So, if for example you have an attack time at any value higher than 0ms, you will get clipping. Because the gain is being applied to the signal that isn't getting caught by the compressor the same way it treats signal that is gettign processed by it.

    So, unless the attack time is set to a perfect 0ms, which it almost never is in the real world, the auto gain seems to cause more problems than it solves. I know it can be compensated for at the limiter stage, but still. How are people using the auto gain in the "real world"?
     
  8. orjankarlsson

    orjankarlsson Member

    Yeah, I never use the autogain function. And btw: the built in Logic compressor?.....it ROCKS! :drm:
     
  9. jlproductions

    jlproductions Member

    I haven't forgotten this post but just have been busy. However yes, autogain is useless!
    However one interesting thing that gave me a newfound respect for the Logic compressor was as I have been doing some surround mixing I really enjoyed Logic's Surround compressors. They are basically the same compressors patched up into 6 or more channels - however the interface is changed and the display is now plasma meters. So one gets a whole new visual feedback which is nice. When you go back to the regular one, the sound is similar without the visuals. And what you are describing above reminds me of my Tube Tech compressors which do a whole bunch of stuff to the sound when there is absolutely nothing on the meters...gotta run, best, jamie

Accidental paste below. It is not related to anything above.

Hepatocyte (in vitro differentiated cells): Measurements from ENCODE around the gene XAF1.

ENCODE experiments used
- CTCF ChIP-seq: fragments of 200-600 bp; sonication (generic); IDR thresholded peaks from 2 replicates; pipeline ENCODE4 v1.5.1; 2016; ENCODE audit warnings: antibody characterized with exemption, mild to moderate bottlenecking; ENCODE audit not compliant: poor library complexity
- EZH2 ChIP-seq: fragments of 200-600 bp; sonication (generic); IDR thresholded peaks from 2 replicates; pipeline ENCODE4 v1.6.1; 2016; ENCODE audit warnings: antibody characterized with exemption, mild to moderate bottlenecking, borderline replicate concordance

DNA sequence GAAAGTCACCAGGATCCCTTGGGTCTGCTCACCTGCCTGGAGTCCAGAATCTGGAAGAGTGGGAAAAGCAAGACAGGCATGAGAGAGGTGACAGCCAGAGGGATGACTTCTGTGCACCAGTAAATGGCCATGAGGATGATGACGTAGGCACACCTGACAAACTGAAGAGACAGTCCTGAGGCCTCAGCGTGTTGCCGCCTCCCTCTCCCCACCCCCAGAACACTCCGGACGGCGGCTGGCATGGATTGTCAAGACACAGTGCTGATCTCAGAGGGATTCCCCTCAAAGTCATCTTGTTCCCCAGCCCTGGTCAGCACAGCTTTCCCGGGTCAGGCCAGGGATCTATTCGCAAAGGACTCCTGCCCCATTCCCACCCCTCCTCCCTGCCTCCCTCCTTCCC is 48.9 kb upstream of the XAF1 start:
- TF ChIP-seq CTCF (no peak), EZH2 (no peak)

10. tablatom

    tablatom New Member

    Hi,
    great thread, this is my first post here. I googled LOGIC COMPRESSOR AUTO GAIN and got this thread. Just what i am looking for.
    I really dont understand when using the autogain when the threshold is lowered the output of the compressor increases.:confused:

    Someone said in another forum that the autogain compensates for the gain reduction. Well that would be great if the output of the compressor stayed the same.

    So i also dont use it.

    I also like the compressor very much and i sometimes use its limiter too.
    tOM
     
  11. Peter Ostry

    Peter Ostry Administrator Staff Member

    Autogain is a problem. What do you want to get "autogained", RMS or Peak? This depends on the usage. If you want to leave the transients as they are, then you go for RMS. Or you want to stay within a certain peak level, then you aim for peak. If you find that autogain works better with other compressors, then you are lucky and the developer chose the right method for you.

    The first thing I do with a compressor is turning autogain off. Then I make my settings and adjust the final level for my needs.
     
  12. Eli

    Eli Senior member

     
  13. LSchefman

    LSchefman Senior member

    Truly cool post! Thanks!

    Having the same plugs myself, the comparison is MOST interesting.
     
  14. tablatom

    tablatom New Member